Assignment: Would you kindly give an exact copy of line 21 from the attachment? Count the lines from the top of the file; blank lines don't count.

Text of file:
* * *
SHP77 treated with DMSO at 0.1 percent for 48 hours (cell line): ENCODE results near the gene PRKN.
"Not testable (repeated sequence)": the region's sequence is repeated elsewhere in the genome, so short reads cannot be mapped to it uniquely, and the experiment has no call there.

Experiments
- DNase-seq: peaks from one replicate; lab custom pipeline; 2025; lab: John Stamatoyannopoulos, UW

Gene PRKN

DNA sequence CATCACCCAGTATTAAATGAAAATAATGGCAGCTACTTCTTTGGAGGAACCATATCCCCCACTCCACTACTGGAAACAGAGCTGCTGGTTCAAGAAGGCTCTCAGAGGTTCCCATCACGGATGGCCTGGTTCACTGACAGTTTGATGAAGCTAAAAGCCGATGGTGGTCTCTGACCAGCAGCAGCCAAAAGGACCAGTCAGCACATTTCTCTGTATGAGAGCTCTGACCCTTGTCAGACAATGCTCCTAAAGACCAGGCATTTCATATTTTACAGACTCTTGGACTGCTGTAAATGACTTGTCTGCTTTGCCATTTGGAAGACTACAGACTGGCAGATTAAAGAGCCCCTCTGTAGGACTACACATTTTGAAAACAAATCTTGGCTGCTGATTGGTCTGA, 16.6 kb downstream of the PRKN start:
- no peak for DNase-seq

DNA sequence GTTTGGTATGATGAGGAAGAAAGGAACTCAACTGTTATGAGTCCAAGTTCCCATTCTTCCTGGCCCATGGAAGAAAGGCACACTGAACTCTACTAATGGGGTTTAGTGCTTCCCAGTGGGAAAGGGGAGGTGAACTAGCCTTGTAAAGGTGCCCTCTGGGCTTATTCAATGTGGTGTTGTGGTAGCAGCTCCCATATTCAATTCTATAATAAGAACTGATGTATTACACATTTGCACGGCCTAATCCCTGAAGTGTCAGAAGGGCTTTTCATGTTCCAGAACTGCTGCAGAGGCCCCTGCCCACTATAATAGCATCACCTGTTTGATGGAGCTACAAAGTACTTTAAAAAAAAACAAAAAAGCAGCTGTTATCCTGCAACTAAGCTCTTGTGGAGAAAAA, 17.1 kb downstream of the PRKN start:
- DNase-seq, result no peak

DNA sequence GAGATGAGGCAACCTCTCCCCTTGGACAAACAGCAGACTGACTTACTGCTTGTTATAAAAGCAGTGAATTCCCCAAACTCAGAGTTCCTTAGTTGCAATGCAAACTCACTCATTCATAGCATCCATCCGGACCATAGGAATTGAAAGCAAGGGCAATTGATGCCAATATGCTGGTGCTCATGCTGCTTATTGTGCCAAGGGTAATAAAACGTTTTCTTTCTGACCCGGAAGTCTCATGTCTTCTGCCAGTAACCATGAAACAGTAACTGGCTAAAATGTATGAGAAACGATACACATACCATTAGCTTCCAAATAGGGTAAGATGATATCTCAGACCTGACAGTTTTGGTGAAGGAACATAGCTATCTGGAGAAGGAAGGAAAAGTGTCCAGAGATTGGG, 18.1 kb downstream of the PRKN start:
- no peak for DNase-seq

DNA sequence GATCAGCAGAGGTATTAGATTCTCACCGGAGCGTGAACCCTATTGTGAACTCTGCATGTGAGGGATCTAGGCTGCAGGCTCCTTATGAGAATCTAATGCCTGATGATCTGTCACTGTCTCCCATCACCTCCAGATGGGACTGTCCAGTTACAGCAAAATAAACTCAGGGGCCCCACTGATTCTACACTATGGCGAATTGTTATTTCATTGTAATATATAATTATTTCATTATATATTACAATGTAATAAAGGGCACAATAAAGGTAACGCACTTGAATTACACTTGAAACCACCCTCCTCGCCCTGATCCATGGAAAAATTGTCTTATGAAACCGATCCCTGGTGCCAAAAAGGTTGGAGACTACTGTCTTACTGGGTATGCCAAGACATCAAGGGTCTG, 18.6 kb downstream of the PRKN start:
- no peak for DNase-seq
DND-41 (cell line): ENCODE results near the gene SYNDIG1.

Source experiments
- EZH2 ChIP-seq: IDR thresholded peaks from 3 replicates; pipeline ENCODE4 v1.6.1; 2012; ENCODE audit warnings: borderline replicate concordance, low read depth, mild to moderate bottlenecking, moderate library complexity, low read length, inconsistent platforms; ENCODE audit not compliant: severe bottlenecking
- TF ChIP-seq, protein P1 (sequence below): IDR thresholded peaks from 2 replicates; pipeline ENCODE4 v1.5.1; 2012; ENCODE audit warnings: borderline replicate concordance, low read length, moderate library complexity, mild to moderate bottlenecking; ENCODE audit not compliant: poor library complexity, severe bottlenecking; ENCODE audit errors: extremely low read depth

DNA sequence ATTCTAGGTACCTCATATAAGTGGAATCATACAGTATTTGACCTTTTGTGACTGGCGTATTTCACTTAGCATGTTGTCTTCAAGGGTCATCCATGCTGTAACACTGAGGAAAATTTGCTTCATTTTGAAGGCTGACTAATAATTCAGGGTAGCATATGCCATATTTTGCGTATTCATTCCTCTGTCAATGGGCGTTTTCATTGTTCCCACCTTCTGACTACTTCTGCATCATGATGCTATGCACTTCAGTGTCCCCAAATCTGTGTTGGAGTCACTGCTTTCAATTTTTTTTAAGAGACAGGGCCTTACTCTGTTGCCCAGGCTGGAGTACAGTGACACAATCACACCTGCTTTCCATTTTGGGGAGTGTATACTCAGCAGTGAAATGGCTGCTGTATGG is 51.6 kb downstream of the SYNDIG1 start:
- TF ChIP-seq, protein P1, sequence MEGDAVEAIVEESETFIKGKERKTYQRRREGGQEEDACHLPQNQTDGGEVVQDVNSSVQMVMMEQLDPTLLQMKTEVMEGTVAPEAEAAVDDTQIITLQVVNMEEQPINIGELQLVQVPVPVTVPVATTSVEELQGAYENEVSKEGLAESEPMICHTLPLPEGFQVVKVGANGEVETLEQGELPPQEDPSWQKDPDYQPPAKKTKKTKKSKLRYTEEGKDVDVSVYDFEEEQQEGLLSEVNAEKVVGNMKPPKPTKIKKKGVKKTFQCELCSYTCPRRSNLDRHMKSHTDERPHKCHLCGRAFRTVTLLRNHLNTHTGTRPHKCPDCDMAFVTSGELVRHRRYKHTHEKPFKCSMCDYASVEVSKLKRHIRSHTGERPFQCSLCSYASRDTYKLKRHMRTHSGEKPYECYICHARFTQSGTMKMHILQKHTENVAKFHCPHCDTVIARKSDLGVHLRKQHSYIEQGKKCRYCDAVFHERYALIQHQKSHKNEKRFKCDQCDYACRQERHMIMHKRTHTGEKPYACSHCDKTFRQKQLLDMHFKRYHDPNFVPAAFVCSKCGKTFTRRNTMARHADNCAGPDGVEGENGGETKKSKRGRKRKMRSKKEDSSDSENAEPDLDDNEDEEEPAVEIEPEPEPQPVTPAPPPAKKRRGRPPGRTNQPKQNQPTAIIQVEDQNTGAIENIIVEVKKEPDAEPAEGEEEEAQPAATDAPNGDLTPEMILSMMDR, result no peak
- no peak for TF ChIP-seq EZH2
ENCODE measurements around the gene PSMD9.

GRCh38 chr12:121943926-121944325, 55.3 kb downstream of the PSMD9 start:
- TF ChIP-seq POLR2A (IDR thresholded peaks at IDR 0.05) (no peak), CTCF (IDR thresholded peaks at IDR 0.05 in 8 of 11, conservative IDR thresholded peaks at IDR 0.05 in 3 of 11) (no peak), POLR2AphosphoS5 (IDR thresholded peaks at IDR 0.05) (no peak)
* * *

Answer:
ENCODE measurements around the gene PSMD9.